The Christ figure depicted on threnoi and epitaphioi sometimes included special, unusual characteristics unmistakably specific to the Turin Shroud. Wilson noticed an ivory in the Victoria & Albert Museum in London, a Byzantine Lamentation depiction from the early 12th century, that showed Jesus with his hands crossed over the wrists and lying on a shroud resembling a mattress (Wilson 1991: 151), all details also to be seen on the Turin Shroud but not seen anywhere else before the middle of the 10th century. Additionally, the observer will note that the shroud’s length continues above Christ’s head, obviously meant to envelop the front as well as back of the body. While the other figures have thumbs, Jesus’ hands have only four fingers. Finally, the diagonal lines giving the burial cloth a mattress-like appearance might be better understood as the artist’s naïve attempt to capture a zigzag, herringbone weave, a strong Turin Shroud feature. There is good reason to believe that the naivete often shown in these arts is likely due to the artist not being privileged to see the actual shroud in the Emperor’s relic trove, but instead working from descriptions from those who did.
Some on the new Lamentation artwork like this early 12th century ivory carving shows numerous similarities to the Shroud of Turin – how many characteristics can you find? 5-1872 from Victoria and Albert Museum online (off site link).
Note the two ladders and supported feet in the above carving, indicative of the crucifixion that preceded the transfer to Joseph's linen en route to the tomb (though if that door in the arch represents the entrance to the tomb, it's somewhat problematical.
One shall continue searching for more images that gel with the Battista interpretation. Is it too much topo hope that one or more can be found showing the TS-like image in proximity to cross and Joseph's linen AND a bodily imprint on the latter. What an extraordinary conjunction we have on those two Battista images!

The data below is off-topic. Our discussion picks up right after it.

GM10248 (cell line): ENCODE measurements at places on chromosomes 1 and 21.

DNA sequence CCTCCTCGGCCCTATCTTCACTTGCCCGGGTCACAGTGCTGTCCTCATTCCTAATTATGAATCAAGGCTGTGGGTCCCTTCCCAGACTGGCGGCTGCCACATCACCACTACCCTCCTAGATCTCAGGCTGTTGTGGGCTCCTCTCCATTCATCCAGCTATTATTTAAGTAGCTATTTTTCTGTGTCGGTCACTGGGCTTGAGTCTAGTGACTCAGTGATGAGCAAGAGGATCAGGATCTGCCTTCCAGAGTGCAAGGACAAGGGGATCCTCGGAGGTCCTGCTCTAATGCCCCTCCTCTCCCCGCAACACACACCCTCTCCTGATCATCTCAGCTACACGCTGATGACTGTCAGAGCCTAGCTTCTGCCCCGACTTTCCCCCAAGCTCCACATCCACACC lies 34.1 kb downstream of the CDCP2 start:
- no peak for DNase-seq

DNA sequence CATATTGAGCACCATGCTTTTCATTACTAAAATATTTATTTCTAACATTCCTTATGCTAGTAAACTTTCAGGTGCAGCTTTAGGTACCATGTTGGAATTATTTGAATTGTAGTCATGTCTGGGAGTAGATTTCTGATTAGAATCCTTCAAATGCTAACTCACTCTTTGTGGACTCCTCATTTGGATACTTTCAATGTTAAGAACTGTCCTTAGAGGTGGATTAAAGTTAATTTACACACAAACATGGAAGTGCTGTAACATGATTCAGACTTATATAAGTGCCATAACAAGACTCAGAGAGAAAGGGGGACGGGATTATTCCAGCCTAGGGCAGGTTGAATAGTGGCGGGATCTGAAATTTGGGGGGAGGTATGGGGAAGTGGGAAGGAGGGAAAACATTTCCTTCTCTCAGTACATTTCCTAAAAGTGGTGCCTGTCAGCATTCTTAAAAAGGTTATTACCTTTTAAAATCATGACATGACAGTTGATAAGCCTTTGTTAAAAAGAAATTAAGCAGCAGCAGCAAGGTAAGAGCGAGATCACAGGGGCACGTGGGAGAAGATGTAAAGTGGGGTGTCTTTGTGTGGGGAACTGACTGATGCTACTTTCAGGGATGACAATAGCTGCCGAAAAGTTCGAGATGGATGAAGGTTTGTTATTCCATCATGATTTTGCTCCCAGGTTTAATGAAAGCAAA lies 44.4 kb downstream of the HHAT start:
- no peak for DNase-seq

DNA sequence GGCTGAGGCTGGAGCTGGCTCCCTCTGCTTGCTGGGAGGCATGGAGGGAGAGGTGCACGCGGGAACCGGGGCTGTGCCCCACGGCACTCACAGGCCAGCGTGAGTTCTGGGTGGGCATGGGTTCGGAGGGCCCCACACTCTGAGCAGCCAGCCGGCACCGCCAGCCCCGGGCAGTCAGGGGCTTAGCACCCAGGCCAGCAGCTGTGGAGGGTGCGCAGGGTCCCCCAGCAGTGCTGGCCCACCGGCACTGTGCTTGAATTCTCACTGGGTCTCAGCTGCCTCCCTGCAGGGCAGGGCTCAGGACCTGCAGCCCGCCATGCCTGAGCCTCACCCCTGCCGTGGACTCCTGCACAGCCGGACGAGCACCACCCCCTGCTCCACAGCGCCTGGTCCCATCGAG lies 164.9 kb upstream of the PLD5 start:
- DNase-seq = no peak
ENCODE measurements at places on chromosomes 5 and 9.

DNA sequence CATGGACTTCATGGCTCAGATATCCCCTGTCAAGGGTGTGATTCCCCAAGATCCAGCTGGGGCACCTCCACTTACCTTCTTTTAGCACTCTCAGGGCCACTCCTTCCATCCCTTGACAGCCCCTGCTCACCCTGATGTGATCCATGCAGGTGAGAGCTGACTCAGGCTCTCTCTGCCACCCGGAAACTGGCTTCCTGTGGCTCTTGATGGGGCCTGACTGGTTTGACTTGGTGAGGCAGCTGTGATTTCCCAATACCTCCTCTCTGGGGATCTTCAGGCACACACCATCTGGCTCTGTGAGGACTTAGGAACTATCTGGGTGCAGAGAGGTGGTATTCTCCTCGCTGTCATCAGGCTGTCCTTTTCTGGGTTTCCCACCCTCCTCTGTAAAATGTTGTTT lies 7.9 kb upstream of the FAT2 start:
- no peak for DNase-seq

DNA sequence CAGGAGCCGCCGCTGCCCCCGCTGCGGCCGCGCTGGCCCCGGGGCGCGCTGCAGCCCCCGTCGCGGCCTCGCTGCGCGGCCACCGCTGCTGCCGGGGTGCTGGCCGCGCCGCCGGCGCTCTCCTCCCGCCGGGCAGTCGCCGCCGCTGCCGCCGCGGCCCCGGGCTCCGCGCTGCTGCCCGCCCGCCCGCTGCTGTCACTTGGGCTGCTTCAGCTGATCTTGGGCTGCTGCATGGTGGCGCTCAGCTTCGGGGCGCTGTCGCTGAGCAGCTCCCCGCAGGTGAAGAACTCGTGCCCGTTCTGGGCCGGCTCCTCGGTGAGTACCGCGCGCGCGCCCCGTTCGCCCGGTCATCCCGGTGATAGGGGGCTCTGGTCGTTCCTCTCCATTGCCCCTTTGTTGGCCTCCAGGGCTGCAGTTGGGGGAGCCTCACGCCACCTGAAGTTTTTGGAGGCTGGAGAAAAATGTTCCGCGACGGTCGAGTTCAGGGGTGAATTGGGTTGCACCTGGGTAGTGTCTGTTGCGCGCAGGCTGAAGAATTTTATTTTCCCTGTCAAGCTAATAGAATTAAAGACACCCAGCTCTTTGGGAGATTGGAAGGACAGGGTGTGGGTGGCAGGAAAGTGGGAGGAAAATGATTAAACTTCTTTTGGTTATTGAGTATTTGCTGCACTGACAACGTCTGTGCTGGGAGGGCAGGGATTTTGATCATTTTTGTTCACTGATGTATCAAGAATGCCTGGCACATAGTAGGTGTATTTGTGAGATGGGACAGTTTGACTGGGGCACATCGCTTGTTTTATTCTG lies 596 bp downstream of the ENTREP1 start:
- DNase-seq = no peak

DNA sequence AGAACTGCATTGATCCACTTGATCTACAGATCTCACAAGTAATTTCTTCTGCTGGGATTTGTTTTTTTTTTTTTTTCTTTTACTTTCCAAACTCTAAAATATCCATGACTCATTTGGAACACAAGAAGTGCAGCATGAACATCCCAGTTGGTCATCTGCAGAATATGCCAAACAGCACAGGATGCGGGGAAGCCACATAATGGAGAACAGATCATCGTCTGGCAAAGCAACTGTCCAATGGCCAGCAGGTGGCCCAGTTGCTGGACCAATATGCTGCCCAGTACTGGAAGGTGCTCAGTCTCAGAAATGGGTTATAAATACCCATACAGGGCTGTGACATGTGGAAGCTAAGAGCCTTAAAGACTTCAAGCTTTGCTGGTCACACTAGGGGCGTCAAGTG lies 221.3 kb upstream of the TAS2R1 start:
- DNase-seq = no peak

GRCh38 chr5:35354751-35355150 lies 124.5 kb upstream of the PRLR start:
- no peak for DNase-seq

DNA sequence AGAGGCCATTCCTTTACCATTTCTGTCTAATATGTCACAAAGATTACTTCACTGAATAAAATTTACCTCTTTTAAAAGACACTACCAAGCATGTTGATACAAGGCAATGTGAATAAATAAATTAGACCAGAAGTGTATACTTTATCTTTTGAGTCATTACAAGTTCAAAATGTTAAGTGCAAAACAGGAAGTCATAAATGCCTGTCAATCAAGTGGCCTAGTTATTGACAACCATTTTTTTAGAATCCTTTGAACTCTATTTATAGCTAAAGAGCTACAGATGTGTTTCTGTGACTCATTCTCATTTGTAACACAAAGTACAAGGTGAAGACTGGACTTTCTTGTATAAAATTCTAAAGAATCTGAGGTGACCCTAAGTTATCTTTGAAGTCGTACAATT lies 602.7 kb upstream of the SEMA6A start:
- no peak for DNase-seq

Update: 22:40 Yes! Here's another, presumably from the same Italian school that was dedicated to depicting Joseph's linen in TS-like up-and-over mode:
Update: Wed 17th December
Oops. Have just discovered this picture an yet another site that adds an entirely new possibility where medieval or early Renaissance perceptions of image-imprinting were concerned.
Notice anything unusual? Jesus has only just been taken down from the cross, but is already being anointed it would seem by the two Marys. While there's no direct evidence of prior washing in this picture, though notice the paucity of blood, it opens the possibility that the imprint on Joseph's linen and by implication on the TS was perceived not as one of sweat, or of sweat exclusively, but as anointing oil. That's admittedly requires a stretch of the imagination, but then artists are not unknown for allowing imagination to stretch credulity.
Wednesday 12:40 pm
Have just discovered this additional graphic and information on Giovanni Battista della Rovere on a Spanish language website: